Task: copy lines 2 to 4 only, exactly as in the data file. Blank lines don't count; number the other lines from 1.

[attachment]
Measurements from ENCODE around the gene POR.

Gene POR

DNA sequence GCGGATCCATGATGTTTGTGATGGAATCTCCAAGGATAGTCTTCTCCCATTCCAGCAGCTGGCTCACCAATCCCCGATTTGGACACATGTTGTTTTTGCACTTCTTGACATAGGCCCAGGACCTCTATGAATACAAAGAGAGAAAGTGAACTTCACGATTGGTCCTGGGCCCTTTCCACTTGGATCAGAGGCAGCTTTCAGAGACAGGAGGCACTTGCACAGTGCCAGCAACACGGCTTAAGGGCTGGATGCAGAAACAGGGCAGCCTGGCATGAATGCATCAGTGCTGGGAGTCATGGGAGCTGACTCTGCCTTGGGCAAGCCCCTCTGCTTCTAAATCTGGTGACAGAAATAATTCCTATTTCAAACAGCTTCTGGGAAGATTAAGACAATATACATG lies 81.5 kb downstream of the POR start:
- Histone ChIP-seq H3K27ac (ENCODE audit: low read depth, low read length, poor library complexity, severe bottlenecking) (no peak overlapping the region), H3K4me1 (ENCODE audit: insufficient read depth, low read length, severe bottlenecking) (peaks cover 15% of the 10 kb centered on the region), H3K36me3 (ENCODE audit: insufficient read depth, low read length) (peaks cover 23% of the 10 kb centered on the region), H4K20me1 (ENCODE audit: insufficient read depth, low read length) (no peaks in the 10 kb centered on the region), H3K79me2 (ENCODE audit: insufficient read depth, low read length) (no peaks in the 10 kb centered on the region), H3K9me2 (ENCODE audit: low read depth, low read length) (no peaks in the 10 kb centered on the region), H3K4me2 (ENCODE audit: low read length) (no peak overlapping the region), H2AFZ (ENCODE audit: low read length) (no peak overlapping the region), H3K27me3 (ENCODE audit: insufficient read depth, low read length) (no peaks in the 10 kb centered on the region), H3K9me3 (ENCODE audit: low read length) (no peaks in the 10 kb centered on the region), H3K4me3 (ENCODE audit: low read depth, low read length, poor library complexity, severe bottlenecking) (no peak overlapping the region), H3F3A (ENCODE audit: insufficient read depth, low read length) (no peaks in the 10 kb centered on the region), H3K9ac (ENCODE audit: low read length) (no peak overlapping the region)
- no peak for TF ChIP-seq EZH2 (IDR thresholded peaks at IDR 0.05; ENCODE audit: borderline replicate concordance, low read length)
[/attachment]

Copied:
Gene POR

DNA sequence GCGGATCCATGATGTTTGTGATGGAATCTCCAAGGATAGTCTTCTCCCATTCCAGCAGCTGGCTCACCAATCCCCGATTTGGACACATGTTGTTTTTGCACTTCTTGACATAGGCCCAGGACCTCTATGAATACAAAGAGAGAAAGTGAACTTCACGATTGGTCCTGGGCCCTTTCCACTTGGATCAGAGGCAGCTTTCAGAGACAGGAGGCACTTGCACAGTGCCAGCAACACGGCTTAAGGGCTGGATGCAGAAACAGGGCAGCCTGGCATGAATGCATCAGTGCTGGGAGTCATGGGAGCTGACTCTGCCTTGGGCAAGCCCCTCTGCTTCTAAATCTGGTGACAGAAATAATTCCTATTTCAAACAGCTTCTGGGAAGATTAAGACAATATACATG lies 81.5 kb downstream of the POR start:
- Histone ChIP-seq H3K27ac (ENCODE audit: low read depth, low read length, poor library complexity, severe bottlenecking) (no peak overlapping the region), H3K4me1 (ENCODE audit: insufficient read depth, low read length, severe bottlenecking) (peaks cover 15% of the 10 kb centered on the region), H3K36me3 (ENCODE audit: insufficient read depth, low read length) (peaks cover 23% of the 10 kb centered on the region), H4K20me1 (ENCODE audit: insufficient read depth, low read length) (no peaks in the 10 kb centered on the region), H3K79me2 (ENCODE audit: insufficient read depth, low read length) (no peaks in the 10 kb centered on the region), H3K9me2 (ENCODE audit: low read depth, low read length) (no peaks in the 10 kb centered on the region), H3K4me2 (ENCODE audit: low read length) (no peak overlapping the region), H2AFZ (ENCODE audit: low read length) (no peak overlapping the region), H3K27me3 (ENCODE audit: insufficient read depth, low read length) (no peaks in the 10 kb centered on the region), H3K9me3 (ENCODE audit: low read length) (no peaks in the 10 kb centered on the region), H3K4me3 (ENCODE audit: low read depth, low read length, poor library complexity, severe bottlenecking) (no peak overlapping the region), H3F3A (ENCODE audit: insufficient read depth, low read length) (no peaks in the 10 kb centered on the region), H3K9ac (ENCODE audit: low read length) (no peak overlapping the region)